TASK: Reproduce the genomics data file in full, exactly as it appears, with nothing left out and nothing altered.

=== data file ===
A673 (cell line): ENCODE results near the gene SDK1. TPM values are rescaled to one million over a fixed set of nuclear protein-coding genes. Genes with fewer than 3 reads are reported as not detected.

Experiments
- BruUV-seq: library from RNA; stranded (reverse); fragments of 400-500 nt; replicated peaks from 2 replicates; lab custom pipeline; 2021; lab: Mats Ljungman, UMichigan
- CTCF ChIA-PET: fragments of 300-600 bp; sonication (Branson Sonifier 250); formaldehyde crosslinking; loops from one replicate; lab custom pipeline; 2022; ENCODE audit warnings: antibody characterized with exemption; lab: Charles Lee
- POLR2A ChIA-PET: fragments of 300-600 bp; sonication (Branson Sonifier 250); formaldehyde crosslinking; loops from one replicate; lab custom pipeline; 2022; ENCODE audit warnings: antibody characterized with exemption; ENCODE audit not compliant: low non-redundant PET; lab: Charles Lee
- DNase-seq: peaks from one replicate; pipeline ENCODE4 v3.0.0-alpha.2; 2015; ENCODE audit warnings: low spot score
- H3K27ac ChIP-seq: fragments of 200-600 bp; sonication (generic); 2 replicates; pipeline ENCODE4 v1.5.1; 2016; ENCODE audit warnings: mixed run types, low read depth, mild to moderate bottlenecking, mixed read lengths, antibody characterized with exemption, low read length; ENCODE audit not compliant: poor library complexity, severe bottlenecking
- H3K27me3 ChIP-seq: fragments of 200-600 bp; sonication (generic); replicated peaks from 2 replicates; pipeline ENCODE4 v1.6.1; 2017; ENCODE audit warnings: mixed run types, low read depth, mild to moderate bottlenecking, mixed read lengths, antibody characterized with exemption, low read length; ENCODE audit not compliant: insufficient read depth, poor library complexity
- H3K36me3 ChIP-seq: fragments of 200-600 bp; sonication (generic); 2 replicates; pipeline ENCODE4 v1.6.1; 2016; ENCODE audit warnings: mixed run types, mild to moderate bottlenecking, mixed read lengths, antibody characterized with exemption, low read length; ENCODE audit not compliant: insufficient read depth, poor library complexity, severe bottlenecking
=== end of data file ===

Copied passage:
A673 (cell line): ENCODE results near the gene SDK1. TPM values are rescaled to one million over a fixed set of nuclear protein-coding genes. Genes with fewer than 3 reads are reported as not detected.

Experiments
- BruUV-seq: library from RNA; stranded (reverse); fragments of 400-500 nt; replicated peaks from 2 replicates; lab custom pipeline; 2021; lab: Mats Ljungman, UMichigan
- CTCF ChIA-PET: fragments of 300-600 bp; sonication (Branson Sonifier 250); formaldehyde crosslinking; loops from one replicate; lab custom pipeline; 2022; ENCODE audit warnings: antibody characterized with exemption; lab: Charles Lee
- POLR2A ChIA-PET: fragments of 300-600 bp; sonication (Branson Sonifier 250); formaldehyde crosslinking; loops from one replicate; lab custom pipeline; 2022; ENCODE audit warnings: antibody characterized with exemption; ENCODE audit not compliant: low non-redundant PET; lab: Charles Lee
- DNase-seq: peaks from one replicate; pipeline ENCODE4 v3.0.0-alpha.2; 2015; ENCODE audit warnings: low spot score
- H3K27ac ChIP-seq: fragments of 200-600 bp; sonication (generic); 2 replicates; pipeline ENCODE4 v1.5.1; 2016; ENCODE audit warnings: mixed run types, low read depth, mild to moderate bottlenecking, mixed read lengths, antibody characterized with exemption, low read length; ENCODE audit not compliant: poor library complexity, severe bottlenecking
- H3K27me3 ChIP-seq: fragments of 200-600 bp; sonication (generic); replicated peaks from 2 replicates; pipeline ENCODE4 v1.6.1; 2017; ENCODE audit warnings: mixed run types, low read depth, mild to moderate bottlenecking, mixed read lengths, antibody characterized with exemption, low read length; ENCODE audit not compliant: insufficient read depth, poor library complexity
- H3K36me3 ChIP-seq: fragments of 200-600 bp; sonication (generic); 2 replicates; pipeline ENCODE4 v1.6.1; 2016; ENCODE audit warnings: mixed run types, mild to moderate bottlenecking, mixed read lengths, antibody characterized with exemption, low read length; ENCODE audit not compliant: insufficient read depth, poor library complexity, severe bottlenecking